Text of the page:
By the time we got back in town from our yearly Holiday in Fam-bodia, we were itchin' for a rock show. All the tryptophan and reminiscing about the various ways we damaged our reproductive organs in our youth was fun and all, but if we're going to spend the night screaming at the top of our lungs we'd prefer that it was at a club over a loud sound system, rather than at a table over dinner. Our real family is great, but there's a reason we don't normally spend four nights a week drinking with them--our rock 'n' roll family is so much more civilized. With that in mind, we hoofed it down to the Mercy Lounge Monday night for an 8 off 8th hosted by We Own This Town.
Eliza the Arrow kicked off the evening with Beth Cameron, formerly of local favorites Forget Cassettes, singing over 8-bit tracks of her new album. We honestly aren't quite sure what to think about them beyond the fact that we're going to have to listen to the new album on repeat, in the dark, lying on our bedroom floor, to really get what's going on there. Cameron's work has always been dense, and her brief set wasn't quite enough for us to grasp what was going on, but daggammit we're stoked for the new album. Eliza were followed by The Kingston Springs, a name you might recognize from your local weather report even if you, like WOTT's Joe Baine Colvert, don't actually know where Kingston Springs is located. The foursome played some solid, Southern indie swing that probably would have been quite danceable if we didn't have a brick of cranberry stuffing still lodged in our lower GI.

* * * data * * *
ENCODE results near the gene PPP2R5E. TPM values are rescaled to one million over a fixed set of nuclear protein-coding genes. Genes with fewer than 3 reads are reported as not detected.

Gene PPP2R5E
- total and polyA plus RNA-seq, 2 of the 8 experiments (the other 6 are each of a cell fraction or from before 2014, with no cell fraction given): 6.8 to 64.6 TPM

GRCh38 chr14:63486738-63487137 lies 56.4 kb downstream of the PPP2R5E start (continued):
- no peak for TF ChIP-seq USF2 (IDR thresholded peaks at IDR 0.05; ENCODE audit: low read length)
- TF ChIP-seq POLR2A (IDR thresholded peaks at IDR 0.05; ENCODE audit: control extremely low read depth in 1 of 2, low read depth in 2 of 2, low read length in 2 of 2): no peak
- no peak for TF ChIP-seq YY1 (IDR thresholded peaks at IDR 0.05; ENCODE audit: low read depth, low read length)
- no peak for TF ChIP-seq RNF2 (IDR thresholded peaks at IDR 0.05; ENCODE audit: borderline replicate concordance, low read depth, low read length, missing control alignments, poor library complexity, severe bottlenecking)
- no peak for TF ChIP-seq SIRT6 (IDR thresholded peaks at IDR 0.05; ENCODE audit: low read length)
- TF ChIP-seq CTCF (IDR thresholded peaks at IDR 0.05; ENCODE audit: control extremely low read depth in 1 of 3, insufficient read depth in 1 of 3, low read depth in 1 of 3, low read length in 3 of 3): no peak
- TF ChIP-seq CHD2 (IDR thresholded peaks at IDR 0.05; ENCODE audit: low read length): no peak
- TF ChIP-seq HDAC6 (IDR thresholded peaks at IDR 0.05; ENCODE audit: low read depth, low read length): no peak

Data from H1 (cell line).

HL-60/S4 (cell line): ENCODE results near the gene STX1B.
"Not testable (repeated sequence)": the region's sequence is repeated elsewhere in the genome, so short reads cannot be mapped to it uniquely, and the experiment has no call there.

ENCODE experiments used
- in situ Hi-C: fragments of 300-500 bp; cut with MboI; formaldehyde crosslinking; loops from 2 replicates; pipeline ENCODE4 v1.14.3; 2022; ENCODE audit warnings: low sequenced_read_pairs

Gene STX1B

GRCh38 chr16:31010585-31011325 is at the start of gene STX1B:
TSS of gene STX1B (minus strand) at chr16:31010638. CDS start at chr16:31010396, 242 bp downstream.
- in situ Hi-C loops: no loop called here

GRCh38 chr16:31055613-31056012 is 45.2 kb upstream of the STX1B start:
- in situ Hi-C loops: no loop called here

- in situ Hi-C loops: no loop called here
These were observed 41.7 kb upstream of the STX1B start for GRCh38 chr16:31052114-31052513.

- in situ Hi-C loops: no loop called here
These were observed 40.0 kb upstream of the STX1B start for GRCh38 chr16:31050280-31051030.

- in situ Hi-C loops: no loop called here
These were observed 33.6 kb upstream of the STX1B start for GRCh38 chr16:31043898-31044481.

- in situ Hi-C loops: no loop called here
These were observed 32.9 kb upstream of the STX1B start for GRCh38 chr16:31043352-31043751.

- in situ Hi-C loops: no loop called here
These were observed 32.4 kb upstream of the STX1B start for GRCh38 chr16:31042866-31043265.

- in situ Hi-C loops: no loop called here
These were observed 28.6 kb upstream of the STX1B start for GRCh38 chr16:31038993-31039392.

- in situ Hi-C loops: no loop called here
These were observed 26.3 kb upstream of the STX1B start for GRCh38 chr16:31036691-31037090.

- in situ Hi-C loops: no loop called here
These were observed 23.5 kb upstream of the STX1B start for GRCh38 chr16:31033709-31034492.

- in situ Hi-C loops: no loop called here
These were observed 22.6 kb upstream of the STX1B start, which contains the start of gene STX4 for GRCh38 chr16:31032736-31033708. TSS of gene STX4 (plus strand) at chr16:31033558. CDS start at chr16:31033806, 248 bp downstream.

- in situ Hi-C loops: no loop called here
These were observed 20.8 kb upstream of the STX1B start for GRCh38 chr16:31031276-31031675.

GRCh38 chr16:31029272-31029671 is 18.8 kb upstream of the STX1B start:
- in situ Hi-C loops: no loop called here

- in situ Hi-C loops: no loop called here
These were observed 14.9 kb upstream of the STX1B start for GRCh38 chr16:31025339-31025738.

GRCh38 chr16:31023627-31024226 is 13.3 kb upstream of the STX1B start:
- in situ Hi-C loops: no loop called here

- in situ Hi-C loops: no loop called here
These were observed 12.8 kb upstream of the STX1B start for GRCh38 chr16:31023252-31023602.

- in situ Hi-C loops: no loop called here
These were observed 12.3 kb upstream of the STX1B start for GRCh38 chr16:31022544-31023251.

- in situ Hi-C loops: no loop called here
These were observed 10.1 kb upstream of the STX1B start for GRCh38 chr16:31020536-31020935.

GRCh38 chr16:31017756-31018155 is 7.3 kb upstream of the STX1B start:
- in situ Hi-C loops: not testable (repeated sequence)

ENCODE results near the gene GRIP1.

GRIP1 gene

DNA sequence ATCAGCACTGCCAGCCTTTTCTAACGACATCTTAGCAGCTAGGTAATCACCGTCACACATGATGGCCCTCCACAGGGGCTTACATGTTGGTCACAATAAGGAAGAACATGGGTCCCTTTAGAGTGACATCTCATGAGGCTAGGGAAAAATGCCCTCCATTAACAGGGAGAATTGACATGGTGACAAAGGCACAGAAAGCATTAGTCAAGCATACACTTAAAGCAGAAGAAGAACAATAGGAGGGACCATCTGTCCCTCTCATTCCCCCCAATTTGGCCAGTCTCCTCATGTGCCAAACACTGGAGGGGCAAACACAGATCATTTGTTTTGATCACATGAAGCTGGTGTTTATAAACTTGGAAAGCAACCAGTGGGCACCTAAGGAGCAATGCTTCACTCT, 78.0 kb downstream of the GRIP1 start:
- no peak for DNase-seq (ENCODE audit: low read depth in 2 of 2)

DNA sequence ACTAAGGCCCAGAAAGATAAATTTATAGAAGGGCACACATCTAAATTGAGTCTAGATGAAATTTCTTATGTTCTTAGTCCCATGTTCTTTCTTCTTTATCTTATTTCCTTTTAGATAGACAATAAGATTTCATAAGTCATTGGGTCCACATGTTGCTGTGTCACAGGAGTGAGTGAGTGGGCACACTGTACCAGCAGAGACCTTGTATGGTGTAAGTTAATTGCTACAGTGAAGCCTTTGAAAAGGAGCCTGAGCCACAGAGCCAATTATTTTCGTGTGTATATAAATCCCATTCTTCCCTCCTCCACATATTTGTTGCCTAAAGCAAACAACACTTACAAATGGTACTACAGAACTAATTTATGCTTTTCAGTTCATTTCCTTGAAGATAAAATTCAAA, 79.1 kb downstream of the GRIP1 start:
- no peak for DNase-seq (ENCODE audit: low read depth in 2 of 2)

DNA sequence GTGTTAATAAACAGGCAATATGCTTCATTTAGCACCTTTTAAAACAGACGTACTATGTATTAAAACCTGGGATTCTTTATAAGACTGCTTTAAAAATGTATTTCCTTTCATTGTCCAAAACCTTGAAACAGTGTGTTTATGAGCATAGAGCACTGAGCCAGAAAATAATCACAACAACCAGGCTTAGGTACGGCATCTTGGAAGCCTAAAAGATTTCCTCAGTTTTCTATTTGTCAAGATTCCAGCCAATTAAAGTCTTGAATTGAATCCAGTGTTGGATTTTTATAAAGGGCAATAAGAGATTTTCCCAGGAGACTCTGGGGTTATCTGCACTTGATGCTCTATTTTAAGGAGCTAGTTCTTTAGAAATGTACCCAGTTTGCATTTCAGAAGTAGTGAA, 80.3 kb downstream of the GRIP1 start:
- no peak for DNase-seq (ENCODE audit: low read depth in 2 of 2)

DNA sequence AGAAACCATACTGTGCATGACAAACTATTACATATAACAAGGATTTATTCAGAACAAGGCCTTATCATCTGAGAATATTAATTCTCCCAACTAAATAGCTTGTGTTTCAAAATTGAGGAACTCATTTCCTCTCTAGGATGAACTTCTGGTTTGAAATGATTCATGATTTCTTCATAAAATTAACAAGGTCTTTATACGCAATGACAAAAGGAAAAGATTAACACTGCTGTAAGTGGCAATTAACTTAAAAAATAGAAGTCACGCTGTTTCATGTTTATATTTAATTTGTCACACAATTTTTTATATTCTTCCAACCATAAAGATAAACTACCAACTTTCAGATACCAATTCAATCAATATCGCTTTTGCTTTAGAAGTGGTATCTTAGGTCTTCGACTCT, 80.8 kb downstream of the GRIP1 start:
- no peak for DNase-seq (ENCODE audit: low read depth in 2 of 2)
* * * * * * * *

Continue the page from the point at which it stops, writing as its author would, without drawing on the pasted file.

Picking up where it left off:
Next up were Bad Cop, a band we keep seeing in hopes of enjoying them but are always disappointed with--we're thinking it's the politeness and the safety-minded Iggy Pop impression by their lead singer, but we're just not buying what they're selling. Also, if you're a band from Nashville and you're playing in Nashville and play almost exclusively in Nashville, you don't need to tell us that you're from here--honestly, we could have guessed if we didn't know, which we did, so stop saying that shit every time you play. Also, sounding like a poor man's version of The Cult doing a modern rock take on The Stooges is so early Aughts...totes over it.
Majestico, on the other hand, might just be our new favorite band. They sound like Mott the Hoople except sometimes they kick it into overdrive and sound like Bad Company, which is basically like going from awesome to awesomer. Their shambolic Southern-glam sound hits the sweet spot like few bands in town, coming off with a casual swagger that puts your half-assed Pavement impression to shame. My Tyger, the Sam Ashworth-Jim O'Shea supergroup of sorts, played a tight set of radio-ready pop (and we mean that in a good way) that made us wonder why we never see them playing out. C'mon dudes, get on that shit--world domination awaits.
Speaking of world domination, the new De Novo Dahl lineup is just a couple of helicopters and a WMD away from achieving that end as well. The small army of musicians that have joined the re-emergent Joel J. Dahl and Serai Zaffiro--The De Novo Dahl Symphony Orchestra, as we like to call 'em--were full of the energy and melody that has made each of DND's previous incarnations so exciting, but this time they're not nearly as goofy. We'll miss making Muppet jokes, but we're glad the pajama costumes are gone. Now there's nothing interfering with our enjoyment of the Raspberries-meet-End-of-the-Century-era-Ramones pop goodness.